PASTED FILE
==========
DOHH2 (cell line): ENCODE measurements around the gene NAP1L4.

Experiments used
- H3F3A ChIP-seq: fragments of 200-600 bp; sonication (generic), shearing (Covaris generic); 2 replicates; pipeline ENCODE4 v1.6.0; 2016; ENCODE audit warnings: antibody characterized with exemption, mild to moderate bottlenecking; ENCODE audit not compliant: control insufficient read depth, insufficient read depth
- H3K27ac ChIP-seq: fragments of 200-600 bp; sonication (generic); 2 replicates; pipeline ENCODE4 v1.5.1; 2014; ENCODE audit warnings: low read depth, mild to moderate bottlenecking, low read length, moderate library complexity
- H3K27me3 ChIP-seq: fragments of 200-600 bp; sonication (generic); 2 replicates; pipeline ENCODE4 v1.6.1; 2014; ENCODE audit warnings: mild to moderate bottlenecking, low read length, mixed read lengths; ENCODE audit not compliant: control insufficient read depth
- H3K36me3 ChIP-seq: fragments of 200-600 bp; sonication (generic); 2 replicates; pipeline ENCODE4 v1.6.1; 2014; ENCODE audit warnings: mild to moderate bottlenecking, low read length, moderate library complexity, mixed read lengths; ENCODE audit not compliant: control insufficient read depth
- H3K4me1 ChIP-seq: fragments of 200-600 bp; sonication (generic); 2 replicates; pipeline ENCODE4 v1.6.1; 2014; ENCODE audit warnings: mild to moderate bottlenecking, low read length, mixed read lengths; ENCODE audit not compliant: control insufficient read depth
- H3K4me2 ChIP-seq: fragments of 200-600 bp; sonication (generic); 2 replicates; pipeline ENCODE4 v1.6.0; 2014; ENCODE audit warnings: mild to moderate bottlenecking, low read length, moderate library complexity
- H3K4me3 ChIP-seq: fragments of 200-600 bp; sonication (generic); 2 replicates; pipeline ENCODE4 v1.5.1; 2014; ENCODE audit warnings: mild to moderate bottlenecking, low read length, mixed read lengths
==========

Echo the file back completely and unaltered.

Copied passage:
DOHH2 (cell line): ENCODE measurements around the gene NAP1L4.

Experiments used
- H3F3A ChIP-seq: fragments of 200-600 bp; sonication (generic), shearing (Covaris generic); 2 replicates; pipeline ENCODE4 v1.6.0; 2016; ENCODE audit warnings: antibody characterized with exemption, mild to moderate bottlenecking; ENCODE audit not compliant: control insufficient read depth, insufficient read depth
- H3K27ac ChIP-seq: fragments of 200-600 bp; sonication (generic); 2 replicates; pipeline ENCODE4 v1.5.1; 2014; ENCODE audit warnings: low read depth, mild to moderate bottlenecking, low read length, moderate library complexity
- H3K27me3 ChIP-seq: fragments of 200-600 bp; sonication (generic); 2 replicates; pipeline ENCODE4 v1.6.1; 2014; ENCODE audit warnings: mild to moderate bottlenecking, low read length, mixed read lengths; ENCODE audit not compliant: control insufficient read depth
- H3K36me3 ChIP-seq: fragments of 200-600 bp; sonication (generic); 2 replicates; pipeline ENCODE4 v1.6.1; 2014; ENCODE audit warnings: mild to moderate bottlenecking, low read length, moderate library complexity, mixed read lengths; ENCODE audit not compliant: control insufficient read depth
- H3K4me1 ChIP-seq: fragments of 200-600 bp; sonication (generic); 2 replicates; pipeline ENCODE4 v1.6.1; 2014; ENCODE audit warnings: mild to moderate bottlenecking, low read length, mixed read lengths; ENCODE audit not compliant: control insufficient read depth
- H3K4me2 ChIP-seq: fragments of 200-600 bp; sonication (generic); 2 replicates; pipeline ENCODE4 v1.6.0; 2014; ENCODE audit warnings: mild to moderate bottlenecking, low read length, moderate library complexity
- H3K4me3 ChIP-seq: fragments of 200-600 bp; sonication (generic); 2 replicates; pipeline ENCODE4 v1.5.1; 2014; ENCODE audit warnings: mild to moderate bottlenecking, low read length, mixed read lengths